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Nature as therapy

If you're anything like me, you know the good stuff that will make your life better, but struggle to consistently add them into your life. The irony is not lost on me that I was once a teen who couldn't abide being told what to do, and am now an adult who wishes I had a benevolent but unyielding minder who would hand me my drink bottle and command: "drink" or take the phone from my hands and guide me by my shoulders to the rug and order: "stretch." Thankfully we have benevolent support by way of a wonderful project led by Sandra Groves and Charles Barrie. As we head into summer, the new year brings with it time to prioritise our wellbeing and implement positive habits. So it couldn't be more timely that a collective of local wellness and environmental champions have put together a resource that helps us get out onto our local tracks and soak up that natural good stuff. Charles Barrie writes about this choice new resource. Pick up or download a copy and we'll see you out on the trails! -- Sarah Pocock


Ways to Wellness - Tairāwhiti | He Ara Taiao ki te Ora - Tairāwhiti guide available now


For many of us who call Te Tairāwhiti home, the rugged beauty of our local environment is a big part of the appeal, and likely part of our own way to wellbeing.


Building on the understanding that connection with nature, whether alone or with others, supports mental, physical and spiritual wellness, a network of Tairawhiti environmental and health organisations have worked together to release a new health promotion resource Ways to Wellness  - He Ara Taiao ki te Ora, Tairāwhiti.


The guide is intended to be accessible and available to the general public, and also distributed by health and disability support sector staff to clients and whānau who could benefit from restorative or active time in nature as part of a ‘green prescription’.


Ways to Wellness - He Ara Taiao ki te Ora identifies a range of suggestions and ideas for healthy outside activity and deepening your connection with nature, including lots of family-friendly and wheelchair accessible options. In addition to information about volunteering, how to access all-terrain wheelchairs and ways you can get started with learning more about the histories of the whenua around us, the guide also contains information about a range of short walks and what you can expect to find there so you can plan your trip.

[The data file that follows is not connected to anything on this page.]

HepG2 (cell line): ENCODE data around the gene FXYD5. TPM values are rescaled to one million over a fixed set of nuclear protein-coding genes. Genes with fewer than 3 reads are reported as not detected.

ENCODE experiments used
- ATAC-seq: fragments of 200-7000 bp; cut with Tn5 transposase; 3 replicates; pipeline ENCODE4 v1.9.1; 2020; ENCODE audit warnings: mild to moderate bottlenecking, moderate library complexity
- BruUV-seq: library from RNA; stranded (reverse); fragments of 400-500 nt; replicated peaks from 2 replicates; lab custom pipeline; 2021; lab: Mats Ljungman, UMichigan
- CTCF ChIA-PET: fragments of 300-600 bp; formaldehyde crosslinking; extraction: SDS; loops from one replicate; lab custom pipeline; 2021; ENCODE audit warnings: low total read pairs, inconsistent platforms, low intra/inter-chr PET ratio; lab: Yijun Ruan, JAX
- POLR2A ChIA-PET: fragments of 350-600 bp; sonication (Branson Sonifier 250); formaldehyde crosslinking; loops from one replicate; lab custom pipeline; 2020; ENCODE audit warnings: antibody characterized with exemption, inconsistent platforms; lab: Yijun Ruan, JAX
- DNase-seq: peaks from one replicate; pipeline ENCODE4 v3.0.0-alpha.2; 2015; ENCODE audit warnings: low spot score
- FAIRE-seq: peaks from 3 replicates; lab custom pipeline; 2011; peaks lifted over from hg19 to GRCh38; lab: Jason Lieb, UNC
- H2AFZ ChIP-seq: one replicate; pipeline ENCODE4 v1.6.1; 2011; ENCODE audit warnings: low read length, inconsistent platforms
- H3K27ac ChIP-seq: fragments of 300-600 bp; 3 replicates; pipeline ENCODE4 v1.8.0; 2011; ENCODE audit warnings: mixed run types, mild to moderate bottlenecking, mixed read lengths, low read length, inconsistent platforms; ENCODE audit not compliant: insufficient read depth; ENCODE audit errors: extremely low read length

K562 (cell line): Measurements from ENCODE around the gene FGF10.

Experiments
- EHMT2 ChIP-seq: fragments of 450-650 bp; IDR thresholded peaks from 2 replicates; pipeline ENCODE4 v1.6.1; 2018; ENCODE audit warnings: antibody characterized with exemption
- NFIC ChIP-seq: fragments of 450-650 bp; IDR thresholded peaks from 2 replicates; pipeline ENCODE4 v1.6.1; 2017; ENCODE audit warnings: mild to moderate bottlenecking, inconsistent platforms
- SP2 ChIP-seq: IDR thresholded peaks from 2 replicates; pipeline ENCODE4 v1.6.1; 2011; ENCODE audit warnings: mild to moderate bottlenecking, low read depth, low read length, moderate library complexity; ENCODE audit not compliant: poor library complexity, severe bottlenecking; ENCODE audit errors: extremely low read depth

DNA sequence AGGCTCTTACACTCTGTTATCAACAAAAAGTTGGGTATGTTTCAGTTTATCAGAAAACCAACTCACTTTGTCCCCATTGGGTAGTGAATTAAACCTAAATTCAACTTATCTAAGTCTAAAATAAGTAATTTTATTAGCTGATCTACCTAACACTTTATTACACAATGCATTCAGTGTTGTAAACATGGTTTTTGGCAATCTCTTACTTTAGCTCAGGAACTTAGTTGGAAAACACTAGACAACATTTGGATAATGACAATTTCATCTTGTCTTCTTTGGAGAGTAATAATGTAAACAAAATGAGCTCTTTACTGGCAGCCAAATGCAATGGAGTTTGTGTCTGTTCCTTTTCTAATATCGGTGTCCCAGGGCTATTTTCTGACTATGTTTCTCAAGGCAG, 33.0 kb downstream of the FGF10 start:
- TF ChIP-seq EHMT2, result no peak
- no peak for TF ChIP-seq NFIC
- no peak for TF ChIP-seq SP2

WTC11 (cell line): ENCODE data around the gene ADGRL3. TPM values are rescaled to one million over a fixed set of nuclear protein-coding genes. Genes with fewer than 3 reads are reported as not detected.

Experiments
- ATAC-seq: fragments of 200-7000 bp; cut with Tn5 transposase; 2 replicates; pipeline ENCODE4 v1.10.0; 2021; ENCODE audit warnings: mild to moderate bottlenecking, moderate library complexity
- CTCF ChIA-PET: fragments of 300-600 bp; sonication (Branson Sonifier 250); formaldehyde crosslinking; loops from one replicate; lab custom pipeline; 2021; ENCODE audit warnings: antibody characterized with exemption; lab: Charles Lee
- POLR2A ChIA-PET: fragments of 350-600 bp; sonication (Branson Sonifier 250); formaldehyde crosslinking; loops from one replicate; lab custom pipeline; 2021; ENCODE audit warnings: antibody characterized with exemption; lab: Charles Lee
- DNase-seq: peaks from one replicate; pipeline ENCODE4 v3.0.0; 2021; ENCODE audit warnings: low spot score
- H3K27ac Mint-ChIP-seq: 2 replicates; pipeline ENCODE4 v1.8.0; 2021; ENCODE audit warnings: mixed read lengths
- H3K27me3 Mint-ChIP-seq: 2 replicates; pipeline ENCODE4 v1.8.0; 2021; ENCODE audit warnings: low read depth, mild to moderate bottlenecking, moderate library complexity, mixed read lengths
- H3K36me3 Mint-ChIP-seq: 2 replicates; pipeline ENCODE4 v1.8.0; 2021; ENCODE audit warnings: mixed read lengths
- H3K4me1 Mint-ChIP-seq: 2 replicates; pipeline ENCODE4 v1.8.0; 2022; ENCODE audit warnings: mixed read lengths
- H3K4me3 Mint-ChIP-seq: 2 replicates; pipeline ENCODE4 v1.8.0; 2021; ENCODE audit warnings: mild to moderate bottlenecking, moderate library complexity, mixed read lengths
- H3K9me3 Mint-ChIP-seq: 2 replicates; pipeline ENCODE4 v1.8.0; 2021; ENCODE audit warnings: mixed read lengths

Regarding volunteering, the guide suggests that for the socially minded, or those who want to get out and about with others, getting involved in a local environmental project is a great option. It also identifies opportunities to support others to engage with nature, who might be less able or otherwise find it difficult to do so on their own. For example through loaning one of the previously mentioned all-terrain wheelchairs available in our community, guiding them on a local walk, or supporting them to take part in a volunteering event.


Finding its origin a number of years ago in a (now concluded) Department of Conservation programme called Healthy Nature Healthy People, the guide was developed by a collaborative team from the Tairāwhiti health, environment, recreation, volunteering, disability, whanau wellbeing and community development sectors including Sports Gisborne Tairāwhiti, Parafed Tairāwhiti, Strive Rehab, Tairawhiti Environment Centre and others. Supported by kaumatua, tangata whenua health providers and medical professionals the project was coordinated by Sandra Groves (First Chapter) and Charles Barrie (Taiao Huru Huri).


You can find more about this project and the team that worked on it here.


With summer approaching, people can start their Ways to Wellness journey by picking up or downloading a copy of the guide. 


The guide will be distributed by doctors, mental health advocates, disability sector staff, and partner organisations. It is also available from the Department of Conservation, Tairawhiti Environment Centre, Sports Gisborne Tairawhiti, Gisborne Volunteer Centre, Gizzy Local's HQ (64 Lowe St.) and online here.

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